Blogging by the Bushel
With numerous challenges over the past several years for producers, we at Mercer Landmark understand the need for a comprehensive risk management solution. We seek to provide our customers with unparalleled service to ensure maximum results.

The government’s shutdown is over…and corn and soybean harvest never missed a beat.

The combines are still rolling, and the government is back up a running, at least temporarily. They’re both huge stories in agriculture this week. But what else is happening?

Corn yields continue to surprise many farmers around the Midwest as soybean harvest gets going in major growing states this week. But, the harvest progress is also creating some truck bottlenecks in some spots.

On top of it being the busiest time of the year for many farmers, the federal government shutdown axed all USDA reports, including many on which some markets greatly depend. The October USDA report has been cancelled citing not having been able to engage in the necessary data collection and analysis over the past few weeks. The next scheduled report in November 8th.

The shutdown  hit ranchers in South Dakota the hardest. That’s where a major blizzard hit last weekend, dropping feet of snow and killing thousands of cattle. Now, ranchers are struggling to document losses that they’d ordinarily report to their local FSA offices. Lawmakers are working to restore those services for the affected ranchers.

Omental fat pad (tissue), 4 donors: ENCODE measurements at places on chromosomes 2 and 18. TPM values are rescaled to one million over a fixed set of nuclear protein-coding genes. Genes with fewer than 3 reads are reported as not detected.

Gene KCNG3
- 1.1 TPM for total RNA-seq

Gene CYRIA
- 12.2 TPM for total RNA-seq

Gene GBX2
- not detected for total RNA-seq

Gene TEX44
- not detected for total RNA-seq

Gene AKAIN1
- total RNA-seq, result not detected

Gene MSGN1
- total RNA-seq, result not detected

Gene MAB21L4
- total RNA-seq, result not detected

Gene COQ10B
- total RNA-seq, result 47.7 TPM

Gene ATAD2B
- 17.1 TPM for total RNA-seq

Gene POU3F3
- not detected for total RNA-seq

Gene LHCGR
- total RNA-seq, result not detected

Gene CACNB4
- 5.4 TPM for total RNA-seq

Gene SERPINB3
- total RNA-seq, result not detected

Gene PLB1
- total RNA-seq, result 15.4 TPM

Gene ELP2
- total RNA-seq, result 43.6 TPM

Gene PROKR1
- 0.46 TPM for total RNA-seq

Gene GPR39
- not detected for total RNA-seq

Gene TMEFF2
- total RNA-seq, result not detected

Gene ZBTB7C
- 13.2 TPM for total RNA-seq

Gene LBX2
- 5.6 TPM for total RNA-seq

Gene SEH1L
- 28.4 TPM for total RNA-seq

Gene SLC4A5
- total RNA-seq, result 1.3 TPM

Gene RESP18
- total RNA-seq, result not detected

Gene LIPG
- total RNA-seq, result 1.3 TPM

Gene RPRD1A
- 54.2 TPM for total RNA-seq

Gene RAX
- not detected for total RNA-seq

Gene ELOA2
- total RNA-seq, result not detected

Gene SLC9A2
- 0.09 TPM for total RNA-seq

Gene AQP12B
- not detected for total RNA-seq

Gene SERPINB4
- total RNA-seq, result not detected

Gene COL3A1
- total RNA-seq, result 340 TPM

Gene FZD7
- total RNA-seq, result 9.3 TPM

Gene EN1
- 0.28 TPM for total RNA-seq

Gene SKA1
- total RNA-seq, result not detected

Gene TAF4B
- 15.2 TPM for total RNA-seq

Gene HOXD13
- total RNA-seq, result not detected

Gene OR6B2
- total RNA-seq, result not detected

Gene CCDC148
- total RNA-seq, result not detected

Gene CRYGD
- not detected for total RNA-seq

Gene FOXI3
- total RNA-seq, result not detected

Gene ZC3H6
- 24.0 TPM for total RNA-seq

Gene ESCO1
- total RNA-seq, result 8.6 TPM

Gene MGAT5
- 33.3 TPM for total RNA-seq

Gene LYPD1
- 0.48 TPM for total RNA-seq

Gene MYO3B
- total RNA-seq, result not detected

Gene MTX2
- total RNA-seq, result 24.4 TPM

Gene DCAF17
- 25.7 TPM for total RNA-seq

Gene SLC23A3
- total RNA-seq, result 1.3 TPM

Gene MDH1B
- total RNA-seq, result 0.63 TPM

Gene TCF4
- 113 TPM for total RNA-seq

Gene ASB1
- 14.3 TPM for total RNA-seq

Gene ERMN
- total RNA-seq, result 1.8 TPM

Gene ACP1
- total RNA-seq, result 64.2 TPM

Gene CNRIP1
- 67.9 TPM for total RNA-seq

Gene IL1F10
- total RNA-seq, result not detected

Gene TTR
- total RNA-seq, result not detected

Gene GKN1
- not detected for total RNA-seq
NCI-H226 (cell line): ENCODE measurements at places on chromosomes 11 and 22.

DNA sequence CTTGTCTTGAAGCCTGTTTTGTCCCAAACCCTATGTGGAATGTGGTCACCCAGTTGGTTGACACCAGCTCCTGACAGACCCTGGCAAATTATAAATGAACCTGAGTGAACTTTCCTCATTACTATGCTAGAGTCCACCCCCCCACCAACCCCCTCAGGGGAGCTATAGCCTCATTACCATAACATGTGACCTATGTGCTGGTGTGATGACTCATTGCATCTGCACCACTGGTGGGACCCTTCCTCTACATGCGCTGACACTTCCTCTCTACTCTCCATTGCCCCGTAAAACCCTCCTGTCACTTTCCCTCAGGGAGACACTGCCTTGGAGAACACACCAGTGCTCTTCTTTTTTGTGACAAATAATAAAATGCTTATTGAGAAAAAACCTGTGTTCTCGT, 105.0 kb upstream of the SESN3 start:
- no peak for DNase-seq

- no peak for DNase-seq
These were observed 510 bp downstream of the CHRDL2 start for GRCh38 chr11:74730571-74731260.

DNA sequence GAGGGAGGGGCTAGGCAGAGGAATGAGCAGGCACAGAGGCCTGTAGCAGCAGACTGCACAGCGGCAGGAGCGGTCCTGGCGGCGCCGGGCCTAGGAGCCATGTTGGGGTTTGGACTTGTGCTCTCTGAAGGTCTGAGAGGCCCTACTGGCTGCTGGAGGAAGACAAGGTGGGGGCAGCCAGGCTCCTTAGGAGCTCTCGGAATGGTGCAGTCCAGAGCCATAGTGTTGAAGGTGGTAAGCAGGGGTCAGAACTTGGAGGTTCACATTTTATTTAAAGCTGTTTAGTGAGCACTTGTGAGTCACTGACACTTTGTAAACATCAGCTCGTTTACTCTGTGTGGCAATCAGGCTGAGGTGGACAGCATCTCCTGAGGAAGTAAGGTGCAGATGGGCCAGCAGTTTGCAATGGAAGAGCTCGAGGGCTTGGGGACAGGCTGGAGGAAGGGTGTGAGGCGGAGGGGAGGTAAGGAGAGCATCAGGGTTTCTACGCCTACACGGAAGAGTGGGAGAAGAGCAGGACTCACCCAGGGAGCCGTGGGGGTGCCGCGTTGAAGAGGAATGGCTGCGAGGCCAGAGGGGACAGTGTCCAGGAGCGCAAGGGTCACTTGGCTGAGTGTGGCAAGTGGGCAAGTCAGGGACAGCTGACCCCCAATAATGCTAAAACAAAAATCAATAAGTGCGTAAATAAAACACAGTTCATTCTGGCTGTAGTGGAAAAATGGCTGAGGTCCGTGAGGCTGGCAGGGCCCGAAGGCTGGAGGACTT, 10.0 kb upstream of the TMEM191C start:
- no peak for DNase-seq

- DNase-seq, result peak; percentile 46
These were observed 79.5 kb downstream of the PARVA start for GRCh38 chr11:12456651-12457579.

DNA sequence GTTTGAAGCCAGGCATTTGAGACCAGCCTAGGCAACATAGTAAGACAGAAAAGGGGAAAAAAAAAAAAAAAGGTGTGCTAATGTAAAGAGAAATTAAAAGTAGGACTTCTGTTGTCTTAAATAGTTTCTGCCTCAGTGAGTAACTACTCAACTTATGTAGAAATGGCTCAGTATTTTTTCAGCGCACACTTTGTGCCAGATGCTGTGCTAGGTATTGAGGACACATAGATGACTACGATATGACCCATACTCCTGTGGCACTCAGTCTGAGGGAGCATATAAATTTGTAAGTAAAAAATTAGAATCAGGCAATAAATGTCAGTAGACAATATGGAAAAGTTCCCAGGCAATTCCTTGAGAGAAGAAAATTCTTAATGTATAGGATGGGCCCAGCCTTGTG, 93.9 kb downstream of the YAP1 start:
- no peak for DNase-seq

Weather like that freak snowstorm in the northern Plains is indicative of a unique set of circumstances unfolding this fall: With no clear indication whether we’ll see La Nina or El Nino, it’s a difficult year to get a clear view of how the winter weather will unfold, one expert said this week.

It’s not the weather moving forward, but conditions in the last few months that make this year a good year to avoid much – - if any – - fall tillage, one expert said this week. What are your fall tillage plans?

Though farmers are working hard to get this year’s crops in the bin, it’s never too early to start looking ahead to next year. But, like many things right now, that complicated. “Anticipating acreage for 2014 is complicated by unfinished business with respect to 2013 acreage estimates,” one economist said this week.

A recent report shows a lot of signs point to a slide in farm income levels in the next 2 years.

There is one bright spot in the crop balance sheet moving forward; diesel prices may be on their way down, according to one economist’s recent estimate. So, will you cash in and buy at the low, or stick to your usual buying habits?

Another way to possibly get more bang for your crop buck in the coming year is through the soil benefits you can glean from raising a cover crop.

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